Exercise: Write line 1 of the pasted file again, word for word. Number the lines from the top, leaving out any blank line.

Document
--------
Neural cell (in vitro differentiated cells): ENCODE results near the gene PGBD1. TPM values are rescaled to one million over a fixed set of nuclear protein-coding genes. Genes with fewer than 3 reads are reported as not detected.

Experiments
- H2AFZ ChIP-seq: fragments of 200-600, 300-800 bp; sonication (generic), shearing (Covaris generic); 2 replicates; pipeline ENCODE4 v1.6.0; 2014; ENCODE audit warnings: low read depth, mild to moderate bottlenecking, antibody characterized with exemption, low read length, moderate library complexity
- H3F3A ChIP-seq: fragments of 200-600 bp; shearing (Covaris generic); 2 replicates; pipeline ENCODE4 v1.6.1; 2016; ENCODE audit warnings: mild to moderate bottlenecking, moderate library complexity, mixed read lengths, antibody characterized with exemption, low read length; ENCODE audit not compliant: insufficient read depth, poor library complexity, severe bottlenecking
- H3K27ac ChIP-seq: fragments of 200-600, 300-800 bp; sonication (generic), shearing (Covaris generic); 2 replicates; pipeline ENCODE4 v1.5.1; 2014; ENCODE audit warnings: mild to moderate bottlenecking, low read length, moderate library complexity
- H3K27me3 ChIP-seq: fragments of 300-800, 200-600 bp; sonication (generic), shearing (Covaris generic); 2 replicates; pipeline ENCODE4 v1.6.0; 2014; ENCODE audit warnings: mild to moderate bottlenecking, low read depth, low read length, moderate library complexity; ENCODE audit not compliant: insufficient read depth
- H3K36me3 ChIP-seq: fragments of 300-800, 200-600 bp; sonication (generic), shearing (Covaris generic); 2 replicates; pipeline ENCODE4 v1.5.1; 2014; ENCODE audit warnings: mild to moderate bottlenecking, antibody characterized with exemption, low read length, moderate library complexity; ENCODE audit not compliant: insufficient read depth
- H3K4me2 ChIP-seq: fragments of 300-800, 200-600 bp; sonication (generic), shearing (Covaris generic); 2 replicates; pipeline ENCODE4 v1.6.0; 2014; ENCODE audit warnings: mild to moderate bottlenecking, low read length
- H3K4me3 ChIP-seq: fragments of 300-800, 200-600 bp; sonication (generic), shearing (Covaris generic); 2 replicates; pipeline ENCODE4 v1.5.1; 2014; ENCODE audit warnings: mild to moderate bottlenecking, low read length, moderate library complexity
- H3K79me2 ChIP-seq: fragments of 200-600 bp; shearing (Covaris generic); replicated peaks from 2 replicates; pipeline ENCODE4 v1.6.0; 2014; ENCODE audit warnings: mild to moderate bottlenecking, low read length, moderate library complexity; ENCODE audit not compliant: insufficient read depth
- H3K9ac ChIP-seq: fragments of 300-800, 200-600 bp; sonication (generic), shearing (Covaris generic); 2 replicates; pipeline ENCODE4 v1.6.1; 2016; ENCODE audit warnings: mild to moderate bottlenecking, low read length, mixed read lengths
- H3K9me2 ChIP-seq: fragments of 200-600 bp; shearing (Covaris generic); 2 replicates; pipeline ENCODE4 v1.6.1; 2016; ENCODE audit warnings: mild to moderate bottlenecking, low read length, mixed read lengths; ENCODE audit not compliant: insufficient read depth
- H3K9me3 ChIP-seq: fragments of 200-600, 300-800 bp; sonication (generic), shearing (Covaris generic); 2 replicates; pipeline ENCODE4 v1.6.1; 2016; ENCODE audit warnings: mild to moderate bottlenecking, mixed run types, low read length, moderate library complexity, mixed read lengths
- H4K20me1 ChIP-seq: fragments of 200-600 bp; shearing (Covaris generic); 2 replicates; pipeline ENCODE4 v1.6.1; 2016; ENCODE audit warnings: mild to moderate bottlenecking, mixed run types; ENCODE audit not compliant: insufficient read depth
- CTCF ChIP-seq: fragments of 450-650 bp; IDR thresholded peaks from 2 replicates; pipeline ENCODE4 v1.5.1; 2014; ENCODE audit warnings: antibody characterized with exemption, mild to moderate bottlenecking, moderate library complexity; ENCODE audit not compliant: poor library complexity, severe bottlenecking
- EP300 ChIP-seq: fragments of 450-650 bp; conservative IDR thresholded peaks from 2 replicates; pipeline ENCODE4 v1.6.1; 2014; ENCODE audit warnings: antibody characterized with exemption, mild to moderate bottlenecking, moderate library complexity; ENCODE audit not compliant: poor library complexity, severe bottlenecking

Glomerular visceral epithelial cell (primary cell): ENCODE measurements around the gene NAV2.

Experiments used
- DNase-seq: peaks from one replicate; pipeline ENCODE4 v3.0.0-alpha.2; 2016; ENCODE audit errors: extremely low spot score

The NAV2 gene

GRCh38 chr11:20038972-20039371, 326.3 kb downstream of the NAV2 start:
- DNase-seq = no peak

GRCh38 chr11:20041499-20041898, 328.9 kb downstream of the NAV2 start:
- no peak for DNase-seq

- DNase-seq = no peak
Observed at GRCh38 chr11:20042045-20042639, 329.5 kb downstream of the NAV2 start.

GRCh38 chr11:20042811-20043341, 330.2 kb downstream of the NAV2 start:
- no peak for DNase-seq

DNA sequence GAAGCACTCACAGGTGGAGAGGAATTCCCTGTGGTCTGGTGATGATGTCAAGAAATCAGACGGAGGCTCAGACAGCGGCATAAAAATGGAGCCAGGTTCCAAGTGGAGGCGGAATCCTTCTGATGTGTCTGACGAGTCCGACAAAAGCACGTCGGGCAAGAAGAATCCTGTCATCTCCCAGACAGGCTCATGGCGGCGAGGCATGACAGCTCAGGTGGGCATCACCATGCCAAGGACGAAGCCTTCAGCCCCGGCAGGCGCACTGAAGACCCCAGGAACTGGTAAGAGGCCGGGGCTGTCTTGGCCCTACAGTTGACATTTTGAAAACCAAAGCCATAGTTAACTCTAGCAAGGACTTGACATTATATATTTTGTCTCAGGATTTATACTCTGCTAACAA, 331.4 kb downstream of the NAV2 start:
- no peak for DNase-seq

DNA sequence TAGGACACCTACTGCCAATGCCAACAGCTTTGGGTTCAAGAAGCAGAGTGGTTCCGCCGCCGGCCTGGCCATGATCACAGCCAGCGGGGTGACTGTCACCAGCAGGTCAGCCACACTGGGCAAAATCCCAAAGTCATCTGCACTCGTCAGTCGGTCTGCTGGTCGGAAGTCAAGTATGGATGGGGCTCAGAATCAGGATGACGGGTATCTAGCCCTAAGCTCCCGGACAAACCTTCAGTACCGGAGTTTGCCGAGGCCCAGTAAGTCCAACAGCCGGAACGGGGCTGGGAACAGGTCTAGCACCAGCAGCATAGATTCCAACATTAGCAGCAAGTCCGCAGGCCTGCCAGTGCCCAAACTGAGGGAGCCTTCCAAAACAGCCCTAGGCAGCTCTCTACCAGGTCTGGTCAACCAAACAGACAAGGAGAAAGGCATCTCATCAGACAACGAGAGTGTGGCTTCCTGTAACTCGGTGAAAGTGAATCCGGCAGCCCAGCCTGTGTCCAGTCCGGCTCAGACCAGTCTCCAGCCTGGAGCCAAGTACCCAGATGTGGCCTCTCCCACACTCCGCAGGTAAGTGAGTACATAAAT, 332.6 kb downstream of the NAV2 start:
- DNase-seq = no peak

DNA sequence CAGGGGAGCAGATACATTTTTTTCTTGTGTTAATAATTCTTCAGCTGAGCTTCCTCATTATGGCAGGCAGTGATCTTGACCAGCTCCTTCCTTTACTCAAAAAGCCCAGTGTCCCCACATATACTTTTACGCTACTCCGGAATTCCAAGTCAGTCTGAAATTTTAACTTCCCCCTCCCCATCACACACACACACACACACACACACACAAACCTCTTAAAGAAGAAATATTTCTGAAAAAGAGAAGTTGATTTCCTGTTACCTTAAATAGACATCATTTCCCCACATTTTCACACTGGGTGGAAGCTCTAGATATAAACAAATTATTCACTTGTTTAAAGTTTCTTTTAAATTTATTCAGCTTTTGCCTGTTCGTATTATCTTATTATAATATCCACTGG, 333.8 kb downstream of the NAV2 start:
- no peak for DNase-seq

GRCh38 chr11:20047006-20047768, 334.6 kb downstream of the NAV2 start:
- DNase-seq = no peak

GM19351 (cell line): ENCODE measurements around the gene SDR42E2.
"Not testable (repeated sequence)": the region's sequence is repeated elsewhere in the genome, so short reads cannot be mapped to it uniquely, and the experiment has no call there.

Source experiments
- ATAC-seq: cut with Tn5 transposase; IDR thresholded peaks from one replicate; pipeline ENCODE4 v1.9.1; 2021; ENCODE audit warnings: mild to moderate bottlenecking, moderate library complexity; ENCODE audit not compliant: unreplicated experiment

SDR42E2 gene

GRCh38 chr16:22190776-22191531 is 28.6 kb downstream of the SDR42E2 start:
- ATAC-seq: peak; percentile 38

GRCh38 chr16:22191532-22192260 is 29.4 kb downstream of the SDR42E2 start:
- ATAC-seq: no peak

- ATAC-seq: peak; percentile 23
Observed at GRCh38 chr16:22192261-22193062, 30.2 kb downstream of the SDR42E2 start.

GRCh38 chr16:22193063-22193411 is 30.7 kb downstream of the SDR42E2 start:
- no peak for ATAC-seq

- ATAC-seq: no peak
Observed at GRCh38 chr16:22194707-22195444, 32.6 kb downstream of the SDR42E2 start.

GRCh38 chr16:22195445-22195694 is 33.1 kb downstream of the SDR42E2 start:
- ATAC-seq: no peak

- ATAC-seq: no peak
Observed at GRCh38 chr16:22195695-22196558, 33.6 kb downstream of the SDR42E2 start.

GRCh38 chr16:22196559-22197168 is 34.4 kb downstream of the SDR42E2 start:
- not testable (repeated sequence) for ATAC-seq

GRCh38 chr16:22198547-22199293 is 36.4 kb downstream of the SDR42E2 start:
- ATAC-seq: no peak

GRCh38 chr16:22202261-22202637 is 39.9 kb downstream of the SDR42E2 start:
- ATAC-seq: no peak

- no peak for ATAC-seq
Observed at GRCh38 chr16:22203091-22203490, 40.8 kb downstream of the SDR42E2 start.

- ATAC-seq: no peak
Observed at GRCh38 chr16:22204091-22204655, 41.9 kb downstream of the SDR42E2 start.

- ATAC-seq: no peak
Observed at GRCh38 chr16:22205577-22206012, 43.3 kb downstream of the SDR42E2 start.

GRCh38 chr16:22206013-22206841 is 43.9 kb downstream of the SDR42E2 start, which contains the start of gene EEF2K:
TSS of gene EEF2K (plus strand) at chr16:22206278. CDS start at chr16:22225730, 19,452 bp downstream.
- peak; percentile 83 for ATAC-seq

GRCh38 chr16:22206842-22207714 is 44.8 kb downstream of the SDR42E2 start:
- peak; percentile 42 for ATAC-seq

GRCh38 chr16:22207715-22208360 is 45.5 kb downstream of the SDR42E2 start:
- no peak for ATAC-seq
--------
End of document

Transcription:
Neural cell (in vitro differentiated cells): ENCODE results near the gene PGBD1. TPM values are rescaled to one million over a fixed set of nuclear protein-coding genes. Genes with fewer than 3 reads are reported as not detected.